Sure enough, a few days later, I check my inbox and in the high school newsletter is the list of students earning “Student of the Quarter” status, and J’s name was on that list. He truly has had an amazing year so far. His ability to handle his anxiety has gotten SO much better. His focus and drive to work on his homework and schoolwork has gotten SO much better. He’s progressed so much in his XC/Track experiences and choir experiences. He has only been sent home once this year for behaviour issues.

That is, until Thursday.


This is what autism looks like. Just when you think things are so hard and will never get better they do, and once things do get better (and stay trending that way) you’ll get a day like Thursday thrown in there. I could try to nit-pick and comb every possible reason why Thursday happened (it was a short week–in middle school short weeks always spelled trouble), we were off of a five day weekend (that much time off really throws you out of your routine), it was the 142nd day of school (that number was a superstitiously “bad” number a few years ago). Or maybe he just had a bad day. I don’t know. But J was sent home for behaviour issues on Thursday. And it was a little heartbreaking because he’s been making huge progress this year. I just have to keep reminding myself that the progress is still happening.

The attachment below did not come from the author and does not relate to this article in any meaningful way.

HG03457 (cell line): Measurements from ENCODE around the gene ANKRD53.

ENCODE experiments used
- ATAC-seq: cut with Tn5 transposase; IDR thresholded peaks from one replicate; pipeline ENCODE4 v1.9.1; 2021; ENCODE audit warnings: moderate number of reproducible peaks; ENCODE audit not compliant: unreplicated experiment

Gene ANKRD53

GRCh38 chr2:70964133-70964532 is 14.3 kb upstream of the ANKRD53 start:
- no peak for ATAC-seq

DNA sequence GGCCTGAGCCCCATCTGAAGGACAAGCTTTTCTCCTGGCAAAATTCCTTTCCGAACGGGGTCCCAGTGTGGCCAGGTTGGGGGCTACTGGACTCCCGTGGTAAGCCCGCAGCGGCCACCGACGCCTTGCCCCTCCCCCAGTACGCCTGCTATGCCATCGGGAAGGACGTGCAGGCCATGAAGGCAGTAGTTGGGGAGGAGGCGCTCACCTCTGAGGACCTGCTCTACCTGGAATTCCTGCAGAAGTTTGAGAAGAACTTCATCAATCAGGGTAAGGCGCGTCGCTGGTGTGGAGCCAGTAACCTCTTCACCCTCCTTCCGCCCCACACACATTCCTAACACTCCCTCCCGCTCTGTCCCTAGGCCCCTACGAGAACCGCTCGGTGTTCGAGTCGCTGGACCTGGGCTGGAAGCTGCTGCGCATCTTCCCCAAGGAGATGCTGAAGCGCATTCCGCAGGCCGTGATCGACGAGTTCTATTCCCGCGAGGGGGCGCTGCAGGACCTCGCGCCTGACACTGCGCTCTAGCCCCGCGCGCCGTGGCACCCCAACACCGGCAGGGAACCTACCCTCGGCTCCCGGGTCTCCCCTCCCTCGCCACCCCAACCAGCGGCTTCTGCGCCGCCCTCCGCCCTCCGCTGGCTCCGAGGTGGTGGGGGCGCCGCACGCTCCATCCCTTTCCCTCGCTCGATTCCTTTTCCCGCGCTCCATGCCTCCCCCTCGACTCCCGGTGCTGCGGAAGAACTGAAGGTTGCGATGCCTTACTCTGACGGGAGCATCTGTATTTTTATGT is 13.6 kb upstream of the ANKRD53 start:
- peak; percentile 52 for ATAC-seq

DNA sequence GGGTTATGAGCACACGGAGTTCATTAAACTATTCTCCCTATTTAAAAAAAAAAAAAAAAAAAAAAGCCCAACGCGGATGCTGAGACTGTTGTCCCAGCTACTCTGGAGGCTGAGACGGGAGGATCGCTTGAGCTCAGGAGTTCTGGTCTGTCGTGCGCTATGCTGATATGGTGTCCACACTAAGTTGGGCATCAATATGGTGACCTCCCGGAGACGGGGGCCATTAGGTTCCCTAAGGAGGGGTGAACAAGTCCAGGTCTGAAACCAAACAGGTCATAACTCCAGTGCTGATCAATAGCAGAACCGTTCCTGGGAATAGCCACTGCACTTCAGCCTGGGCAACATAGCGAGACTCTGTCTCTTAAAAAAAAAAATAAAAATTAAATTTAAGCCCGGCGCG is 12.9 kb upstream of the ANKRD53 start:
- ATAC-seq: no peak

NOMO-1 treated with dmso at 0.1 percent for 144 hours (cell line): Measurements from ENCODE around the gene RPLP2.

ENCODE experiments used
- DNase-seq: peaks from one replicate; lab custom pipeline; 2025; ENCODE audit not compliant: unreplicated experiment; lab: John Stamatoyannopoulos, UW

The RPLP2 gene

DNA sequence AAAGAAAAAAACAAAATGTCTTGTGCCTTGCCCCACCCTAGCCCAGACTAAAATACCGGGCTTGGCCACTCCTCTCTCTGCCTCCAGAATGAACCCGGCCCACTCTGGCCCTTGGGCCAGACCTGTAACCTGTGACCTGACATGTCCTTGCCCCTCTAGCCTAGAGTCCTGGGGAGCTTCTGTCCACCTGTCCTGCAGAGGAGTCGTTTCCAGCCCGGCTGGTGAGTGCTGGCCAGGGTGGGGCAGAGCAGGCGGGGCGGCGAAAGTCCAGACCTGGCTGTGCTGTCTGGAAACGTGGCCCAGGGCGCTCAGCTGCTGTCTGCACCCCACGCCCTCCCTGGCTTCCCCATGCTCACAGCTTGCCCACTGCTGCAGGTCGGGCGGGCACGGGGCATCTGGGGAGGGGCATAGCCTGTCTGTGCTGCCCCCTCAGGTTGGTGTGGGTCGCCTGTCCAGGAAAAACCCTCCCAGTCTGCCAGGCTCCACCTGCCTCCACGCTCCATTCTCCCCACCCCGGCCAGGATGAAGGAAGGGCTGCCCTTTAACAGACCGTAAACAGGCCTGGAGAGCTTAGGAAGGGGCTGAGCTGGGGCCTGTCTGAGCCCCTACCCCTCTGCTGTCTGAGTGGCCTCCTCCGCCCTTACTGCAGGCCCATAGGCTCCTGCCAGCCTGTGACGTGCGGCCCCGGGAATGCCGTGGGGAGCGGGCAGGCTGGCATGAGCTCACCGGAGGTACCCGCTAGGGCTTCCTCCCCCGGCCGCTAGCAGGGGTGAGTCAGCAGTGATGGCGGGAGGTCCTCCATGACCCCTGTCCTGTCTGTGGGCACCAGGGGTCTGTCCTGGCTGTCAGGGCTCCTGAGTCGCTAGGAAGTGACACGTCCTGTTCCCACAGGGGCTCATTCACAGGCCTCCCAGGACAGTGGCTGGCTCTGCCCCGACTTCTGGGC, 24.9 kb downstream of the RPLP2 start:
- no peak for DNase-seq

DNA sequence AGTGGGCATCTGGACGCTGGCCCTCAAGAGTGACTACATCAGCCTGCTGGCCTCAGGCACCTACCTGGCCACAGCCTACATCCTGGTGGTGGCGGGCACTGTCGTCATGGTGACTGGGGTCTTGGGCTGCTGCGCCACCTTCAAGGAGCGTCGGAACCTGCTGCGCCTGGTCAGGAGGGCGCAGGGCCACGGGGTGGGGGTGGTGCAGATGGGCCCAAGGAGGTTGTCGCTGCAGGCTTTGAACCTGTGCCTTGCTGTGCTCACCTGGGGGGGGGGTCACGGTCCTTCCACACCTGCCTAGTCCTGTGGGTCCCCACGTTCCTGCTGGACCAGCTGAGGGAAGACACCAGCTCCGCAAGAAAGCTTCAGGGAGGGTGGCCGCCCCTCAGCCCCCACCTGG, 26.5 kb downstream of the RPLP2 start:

One of these meets I’m going to be able to take better pictures of J’s races. Right now I’m still just holding my breath the whole time that he’ll make it to the finish line without any unintentional meltdowns, DQs, or come in way behind everyone else. I really can’t focus on anything else.


Friday was a miracle. I don’t know how J made it through Friday (especially after the kind of day he had Thursday) but he did it with flying colours.

Friday morning started with a 6:30 am school drop off. J’s choir class participated in EDC (the regional conference here in North Dakota) at a local church. J’s job that morning was to help as a door moniter (we’re hoping that with enough practice and exposure to the choir competition environment, he’ll participate in competition in the next couple of years!), and with the help of his para he did an amazing job. I took him back home after his shift for a quick lunch and took him back to school, and then picked him up for early dismissal to get him to his track meet.